The UK Office of Public Sector Information has released the Bunnyfoot User Testing Report: OPSI—Crown Copyright.
Here's an excerpt:
75% of respondents did not recognise this image [Creative Commons Attribution License symbol].
Lack of recognition was highest amongst the "general public"—87%. And lowest amongst respondents from the OPSI website—55% did not recognise the image.
The majority did not understand the meaning of the image. Understanding was highest amongst the OPSI website respondents—35%.
This is not surprising as this group was also the group in which the most had heard of Creative Commons licences before—47% (vs 10% of the "general public" and 29% of the OPSI database).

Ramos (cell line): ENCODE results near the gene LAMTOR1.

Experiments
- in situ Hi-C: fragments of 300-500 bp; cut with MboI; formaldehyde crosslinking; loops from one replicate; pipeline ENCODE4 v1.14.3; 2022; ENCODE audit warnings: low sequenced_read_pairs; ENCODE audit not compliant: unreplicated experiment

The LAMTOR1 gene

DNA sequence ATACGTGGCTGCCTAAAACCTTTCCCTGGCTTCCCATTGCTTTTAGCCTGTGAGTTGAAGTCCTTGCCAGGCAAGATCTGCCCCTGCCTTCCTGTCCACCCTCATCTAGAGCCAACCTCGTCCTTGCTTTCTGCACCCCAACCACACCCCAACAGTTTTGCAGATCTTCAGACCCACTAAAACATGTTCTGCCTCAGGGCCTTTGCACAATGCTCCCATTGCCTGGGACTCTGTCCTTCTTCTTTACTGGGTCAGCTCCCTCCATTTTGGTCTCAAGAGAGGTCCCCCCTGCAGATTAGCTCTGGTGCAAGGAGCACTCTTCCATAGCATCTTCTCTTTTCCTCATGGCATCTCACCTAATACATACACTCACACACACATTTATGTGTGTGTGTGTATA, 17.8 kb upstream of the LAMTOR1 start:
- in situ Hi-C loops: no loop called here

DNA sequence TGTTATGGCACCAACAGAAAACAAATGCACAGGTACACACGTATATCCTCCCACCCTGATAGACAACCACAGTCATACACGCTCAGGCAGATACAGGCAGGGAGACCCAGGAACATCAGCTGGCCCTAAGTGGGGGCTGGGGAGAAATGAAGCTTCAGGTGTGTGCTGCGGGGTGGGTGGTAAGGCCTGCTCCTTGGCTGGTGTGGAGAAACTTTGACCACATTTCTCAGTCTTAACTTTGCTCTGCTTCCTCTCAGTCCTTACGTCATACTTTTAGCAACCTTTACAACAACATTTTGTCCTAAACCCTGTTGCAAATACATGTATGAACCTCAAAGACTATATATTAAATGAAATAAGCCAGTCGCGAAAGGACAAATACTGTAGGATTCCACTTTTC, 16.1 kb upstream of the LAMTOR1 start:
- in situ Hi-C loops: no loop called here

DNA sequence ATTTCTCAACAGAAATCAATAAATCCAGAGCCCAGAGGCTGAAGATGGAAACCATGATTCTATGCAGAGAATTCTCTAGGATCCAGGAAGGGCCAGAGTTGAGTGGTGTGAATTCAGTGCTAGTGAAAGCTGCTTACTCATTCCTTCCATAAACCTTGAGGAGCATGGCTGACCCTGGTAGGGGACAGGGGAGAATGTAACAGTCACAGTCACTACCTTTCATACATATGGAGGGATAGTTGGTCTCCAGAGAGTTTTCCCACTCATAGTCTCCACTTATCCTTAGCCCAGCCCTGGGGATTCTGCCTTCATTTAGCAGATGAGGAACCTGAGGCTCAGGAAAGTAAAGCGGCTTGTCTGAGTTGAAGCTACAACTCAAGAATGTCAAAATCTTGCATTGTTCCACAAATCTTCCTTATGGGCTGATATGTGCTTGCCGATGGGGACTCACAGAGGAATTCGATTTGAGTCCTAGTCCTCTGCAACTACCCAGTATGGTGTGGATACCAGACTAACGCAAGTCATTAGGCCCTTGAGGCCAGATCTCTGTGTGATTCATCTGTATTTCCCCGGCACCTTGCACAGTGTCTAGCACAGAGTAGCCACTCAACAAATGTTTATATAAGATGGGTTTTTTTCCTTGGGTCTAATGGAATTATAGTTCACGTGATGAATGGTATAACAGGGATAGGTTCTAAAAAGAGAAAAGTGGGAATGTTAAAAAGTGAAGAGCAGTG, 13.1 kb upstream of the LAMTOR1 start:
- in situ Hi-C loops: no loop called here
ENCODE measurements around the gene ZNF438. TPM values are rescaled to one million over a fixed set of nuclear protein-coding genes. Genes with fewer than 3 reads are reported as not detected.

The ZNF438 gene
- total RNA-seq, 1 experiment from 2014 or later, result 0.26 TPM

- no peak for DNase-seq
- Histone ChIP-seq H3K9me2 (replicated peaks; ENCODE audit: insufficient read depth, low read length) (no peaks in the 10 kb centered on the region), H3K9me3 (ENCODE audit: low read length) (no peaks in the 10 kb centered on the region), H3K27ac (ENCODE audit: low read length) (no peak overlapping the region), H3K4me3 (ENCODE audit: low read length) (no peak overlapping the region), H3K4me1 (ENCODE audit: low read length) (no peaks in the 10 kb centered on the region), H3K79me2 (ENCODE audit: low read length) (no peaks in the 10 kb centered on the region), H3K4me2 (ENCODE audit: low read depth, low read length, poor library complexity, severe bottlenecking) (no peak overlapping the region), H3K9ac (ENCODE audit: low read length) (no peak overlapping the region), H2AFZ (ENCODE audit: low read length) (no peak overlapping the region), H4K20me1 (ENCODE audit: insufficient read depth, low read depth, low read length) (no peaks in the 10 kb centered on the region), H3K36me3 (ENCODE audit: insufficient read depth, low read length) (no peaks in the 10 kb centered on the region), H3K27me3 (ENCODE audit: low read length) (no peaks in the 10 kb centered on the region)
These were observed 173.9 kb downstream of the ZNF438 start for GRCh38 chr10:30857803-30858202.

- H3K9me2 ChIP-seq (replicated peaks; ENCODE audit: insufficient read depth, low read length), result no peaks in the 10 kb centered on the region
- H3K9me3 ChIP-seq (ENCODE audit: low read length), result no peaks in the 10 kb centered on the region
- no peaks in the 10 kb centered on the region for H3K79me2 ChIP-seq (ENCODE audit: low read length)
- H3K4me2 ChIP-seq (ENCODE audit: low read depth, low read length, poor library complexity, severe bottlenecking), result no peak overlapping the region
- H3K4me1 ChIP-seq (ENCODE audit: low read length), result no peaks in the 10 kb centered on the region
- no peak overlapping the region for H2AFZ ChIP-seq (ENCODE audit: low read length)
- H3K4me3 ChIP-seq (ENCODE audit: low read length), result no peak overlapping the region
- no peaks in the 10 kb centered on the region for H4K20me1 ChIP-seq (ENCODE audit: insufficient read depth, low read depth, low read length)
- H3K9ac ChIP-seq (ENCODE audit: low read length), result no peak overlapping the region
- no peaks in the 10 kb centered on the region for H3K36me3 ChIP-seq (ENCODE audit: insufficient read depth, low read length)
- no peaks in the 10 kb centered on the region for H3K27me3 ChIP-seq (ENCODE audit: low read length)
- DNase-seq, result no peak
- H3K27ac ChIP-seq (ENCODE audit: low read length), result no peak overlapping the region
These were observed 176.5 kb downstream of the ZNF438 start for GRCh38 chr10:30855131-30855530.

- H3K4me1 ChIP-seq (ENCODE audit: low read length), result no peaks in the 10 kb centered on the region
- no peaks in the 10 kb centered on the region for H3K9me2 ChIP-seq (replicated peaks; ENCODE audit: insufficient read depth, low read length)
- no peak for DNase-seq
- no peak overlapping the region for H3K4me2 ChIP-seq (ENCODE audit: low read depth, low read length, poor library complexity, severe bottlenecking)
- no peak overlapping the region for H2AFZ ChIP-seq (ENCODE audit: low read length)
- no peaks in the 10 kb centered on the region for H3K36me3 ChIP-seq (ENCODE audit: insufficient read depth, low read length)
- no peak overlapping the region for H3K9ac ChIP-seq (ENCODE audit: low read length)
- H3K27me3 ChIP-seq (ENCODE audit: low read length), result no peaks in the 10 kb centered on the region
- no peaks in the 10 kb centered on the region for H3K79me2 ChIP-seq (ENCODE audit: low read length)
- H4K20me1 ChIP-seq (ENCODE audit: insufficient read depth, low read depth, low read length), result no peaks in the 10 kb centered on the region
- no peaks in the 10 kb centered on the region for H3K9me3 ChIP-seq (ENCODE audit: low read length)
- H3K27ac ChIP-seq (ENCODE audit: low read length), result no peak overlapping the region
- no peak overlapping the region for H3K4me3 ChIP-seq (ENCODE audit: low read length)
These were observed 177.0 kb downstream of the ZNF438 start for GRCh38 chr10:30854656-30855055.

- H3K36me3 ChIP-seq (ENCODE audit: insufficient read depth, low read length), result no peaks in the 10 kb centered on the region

Only those likely to be more familiar with copyright (inferred from their route to the survey) are likely to have a previous understanding of Creative Commons terminology and imagery. One might argue that if these are used moving forward, more people will become more familiar with these, however, the benefits at this stage of shared/added meaning would only really apply to a minority—a minority who are likely to have a strong understanding of Crown copyright already.